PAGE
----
Summer of Soul: Notes and Key Takeaways

By Nichele Washington

Black American culture is, in part, largely distinguishable within the United States because of the emphasis placed upon music and musical advancements. The Harlem Music Festival is not only a manifestation of this fact, but it is also a visual and audible testament to the various sounds produced by the Black Community.

What was "The Harlem Music Festival"?

During The Harlem Music Festival, many attendees and performers described the day as being hot and having a tangible sense of excitement, pride, and appreciation for Blackness/Black excellence.

Taking place during 1969 in Harlem, New York, The Harlem Music Festival was essentially an unprecedented concert with a mission. Being open to the public and completely free, the Harlem Music Festival was produced by Tony Lawrence in Mount Morris Park. During this time period of heightened racial polarization, The Harlem Music Festival sought to “bring Black folks together” in order to foster feelings of unity and one-ness. After being denied security, The Black Panthers even made an appearance at the festival when they volunteered their protective services. Unfortunately, the festival would go unmentioned for nearly 50 years.

Who performed?

To the left, “The First Lady of Soul”, Nina Simone is pictured. During this festival, Simone performed the following songs: Backlash Blues, Young, Gifted, and Black, and Are You Ready which was originally a spoken word piece that (for the purpose of the festival) she turned into a song.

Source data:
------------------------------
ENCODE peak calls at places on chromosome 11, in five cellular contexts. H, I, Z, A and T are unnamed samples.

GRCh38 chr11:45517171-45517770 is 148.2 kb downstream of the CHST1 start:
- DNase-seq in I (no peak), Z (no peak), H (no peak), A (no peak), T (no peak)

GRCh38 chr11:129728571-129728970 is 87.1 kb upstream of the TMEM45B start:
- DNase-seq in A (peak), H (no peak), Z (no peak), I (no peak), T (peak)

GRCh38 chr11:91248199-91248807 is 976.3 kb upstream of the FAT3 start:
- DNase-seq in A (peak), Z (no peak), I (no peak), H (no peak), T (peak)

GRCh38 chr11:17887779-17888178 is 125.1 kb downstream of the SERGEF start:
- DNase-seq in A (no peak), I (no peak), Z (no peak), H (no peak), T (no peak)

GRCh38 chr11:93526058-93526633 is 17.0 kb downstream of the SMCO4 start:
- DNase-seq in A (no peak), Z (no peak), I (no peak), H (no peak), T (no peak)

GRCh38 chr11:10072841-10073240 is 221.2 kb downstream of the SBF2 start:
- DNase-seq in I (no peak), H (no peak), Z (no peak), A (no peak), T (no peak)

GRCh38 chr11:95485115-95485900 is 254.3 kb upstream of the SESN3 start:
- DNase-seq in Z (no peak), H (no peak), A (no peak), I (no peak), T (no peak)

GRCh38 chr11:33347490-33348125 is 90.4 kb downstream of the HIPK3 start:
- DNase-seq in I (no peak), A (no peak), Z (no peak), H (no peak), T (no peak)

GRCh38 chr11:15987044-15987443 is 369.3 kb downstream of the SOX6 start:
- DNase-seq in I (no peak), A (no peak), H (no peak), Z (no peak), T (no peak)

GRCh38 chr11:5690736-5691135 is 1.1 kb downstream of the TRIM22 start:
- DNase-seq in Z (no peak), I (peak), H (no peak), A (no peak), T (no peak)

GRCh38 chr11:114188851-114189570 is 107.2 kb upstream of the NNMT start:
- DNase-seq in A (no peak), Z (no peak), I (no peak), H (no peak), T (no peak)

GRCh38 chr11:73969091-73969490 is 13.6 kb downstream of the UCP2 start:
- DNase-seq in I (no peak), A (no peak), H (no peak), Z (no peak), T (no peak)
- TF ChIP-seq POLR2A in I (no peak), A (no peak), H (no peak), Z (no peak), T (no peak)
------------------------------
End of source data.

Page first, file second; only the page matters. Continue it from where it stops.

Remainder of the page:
During the Harlem Music Festival the following artists performed/were involved: 

  • Stevie Wonder who sang “Shoo-Bee-Doo-Bee-Doo-Da-Day”, “
  • Mongo Santamaria who sang “Watermelon Man”
  • Evelyn Hawkins who sang “Oh Happy Day”, “Help Me Jesus”, and “Wrapped, Tied, and Tangled”
  • Max Roach and Abbey Lincoln who sang “It’s Time” and “Africa”
  • Sly and the Family Stone who sang “Sing a Simple Song”, and “Everyday People”
  • Gladys Knight and the Pips who sang “I Heard It Through The Grapevine”
  • The Chambers Brothers
  • B.B. King 
  • David Ruffin who sang “My Girl”
  • The 5th Dimension who sang “Aquarius/Let The Sunshine In”
  • Ray Barretto
  • Charlie Watkins 
My impression of these artists can be made with sweeping remarks because each and every artist emitted very similar levels of energy, happiness, talent, and pride. By watching the film “Summer of Soul”, I was left with the overall impression that each artist was excited to perform because they recognized that their music and musical talents went beyond the surface. These Black artists were not only invested in the sounds they were producing, but they were invested in the success of the everyday Black person which is audibly and visually evident throughout the entire film. Every artist put on their best performance but through their enjoyment and “party like” nature we can tell that they enjoyed the festival as much as its attendants. I also found that each artist seemed to emote an overwhelming sense of gratitude. Rather than being pompous and feeling as if they deserved a spot in the festival, these artists were almost humble and thankful for the opportunity to be within the heart of such a spirited Black space. 

What kinds of artists performed? What kinds of genres?